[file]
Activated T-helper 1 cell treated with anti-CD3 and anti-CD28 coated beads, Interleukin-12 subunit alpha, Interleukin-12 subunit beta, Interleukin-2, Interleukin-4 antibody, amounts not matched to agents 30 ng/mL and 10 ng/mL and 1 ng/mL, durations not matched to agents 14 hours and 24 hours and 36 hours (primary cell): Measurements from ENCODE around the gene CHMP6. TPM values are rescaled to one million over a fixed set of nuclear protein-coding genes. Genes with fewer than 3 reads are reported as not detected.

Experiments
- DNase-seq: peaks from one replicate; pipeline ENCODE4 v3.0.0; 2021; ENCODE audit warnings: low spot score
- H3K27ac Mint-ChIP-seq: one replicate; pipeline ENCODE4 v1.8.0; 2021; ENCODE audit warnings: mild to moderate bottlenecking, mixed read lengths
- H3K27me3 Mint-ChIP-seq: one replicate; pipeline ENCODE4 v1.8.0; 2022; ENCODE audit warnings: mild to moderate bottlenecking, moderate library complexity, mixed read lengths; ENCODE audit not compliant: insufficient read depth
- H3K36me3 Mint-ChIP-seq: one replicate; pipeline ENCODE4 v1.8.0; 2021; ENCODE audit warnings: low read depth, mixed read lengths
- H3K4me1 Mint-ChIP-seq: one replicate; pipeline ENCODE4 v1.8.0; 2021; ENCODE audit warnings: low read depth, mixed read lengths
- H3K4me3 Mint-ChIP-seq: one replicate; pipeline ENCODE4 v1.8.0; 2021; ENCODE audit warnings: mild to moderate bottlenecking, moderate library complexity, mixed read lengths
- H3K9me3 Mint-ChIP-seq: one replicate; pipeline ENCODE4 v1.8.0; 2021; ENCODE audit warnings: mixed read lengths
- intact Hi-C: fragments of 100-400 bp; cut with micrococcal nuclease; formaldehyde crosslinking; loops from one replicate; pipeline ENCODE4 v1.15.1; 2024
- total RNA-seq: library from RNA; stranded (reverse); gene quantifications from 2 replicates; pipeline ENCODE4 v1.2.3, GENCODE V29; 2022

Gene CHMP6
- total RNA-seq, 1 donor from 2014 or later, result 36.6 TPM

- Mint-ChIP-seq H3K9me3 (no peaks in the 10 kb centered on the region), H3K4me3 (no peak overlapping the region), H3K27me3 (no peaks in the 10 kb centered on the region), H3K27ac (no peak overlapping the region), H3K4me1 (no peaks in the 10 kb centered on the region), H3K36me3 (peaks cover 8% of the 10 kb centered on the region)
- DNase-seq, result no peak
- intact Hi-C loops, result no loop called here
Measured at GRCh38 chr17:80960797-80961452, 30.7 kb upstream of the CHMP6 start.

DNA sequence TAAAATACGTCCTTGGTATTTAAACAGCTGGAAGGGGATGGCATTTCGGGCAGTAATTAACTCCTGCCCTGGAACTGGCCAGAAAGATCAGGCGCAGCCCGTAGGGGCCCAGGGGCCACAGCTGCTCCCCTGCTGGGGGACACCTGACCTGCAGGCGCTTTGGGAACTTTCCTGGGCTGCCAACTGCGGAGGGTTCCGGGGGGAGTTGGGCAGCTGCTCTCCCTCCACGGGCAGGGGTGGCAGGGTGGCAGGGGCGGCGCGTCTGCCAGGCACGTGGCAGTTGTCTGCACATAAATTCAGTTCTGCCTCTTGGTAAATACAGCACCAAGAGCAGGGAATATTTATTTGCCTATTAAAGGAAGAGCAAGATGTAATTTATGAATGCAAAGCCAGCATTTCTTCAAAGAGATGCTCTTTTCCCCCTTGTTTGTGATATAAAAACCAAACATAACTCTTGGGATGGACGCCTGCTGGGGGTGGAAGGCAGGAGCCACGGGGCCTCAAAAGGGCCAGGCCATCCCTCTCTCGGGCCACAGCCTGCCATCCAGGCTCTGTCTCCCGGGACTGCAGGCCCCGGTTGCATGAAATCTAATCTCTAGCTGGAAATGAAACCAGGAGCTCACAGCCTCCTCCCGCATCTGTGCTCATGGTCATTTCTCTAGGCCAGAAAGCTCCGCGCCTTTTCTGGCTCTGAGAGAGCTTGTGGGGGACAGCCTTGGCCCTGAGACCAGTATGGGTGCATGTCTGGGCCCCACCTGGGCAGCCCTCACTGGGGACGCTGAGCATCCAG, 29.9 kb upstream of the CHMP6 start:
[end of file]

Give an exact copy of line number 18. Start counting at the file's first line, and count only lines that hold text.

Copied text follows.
DNA sequence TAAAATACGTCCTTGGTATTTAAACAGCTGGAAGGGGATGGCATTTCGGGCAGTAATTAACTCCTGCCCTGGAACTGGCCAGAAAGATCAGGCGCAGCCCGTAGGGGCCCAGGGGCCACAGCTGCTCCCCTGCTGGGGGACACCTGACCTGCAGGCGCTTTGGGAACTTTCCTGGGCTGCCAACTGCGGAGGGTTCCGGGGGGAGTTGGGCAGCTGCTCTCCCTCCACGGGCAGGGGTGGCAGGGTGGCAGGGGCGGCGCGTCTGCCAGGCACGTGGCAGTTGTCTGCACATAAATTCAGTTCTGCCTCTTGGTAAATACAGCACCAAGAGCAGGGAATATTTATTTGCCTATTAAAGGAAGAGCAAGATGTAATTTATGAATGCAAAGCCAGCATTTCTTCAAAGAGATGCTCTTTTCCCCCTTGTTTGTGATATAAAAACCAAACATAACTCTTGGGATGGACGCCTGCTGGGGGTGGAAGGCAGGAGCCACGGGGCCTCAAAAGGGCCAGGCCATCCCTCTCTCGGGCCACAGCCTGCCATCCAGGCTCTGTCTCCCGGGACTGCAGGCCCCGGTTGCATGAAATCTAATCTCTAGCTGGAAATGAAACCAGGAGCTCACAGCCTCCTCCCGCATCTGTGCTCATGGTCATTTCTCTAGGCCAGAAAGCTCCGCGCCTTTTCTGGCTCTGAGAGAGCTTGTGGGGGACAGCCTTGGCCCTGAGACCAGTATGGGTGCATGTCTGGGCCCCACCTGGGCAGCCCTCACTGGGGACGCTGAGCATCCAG, 29.9 kb upstream of the CHMP6 start: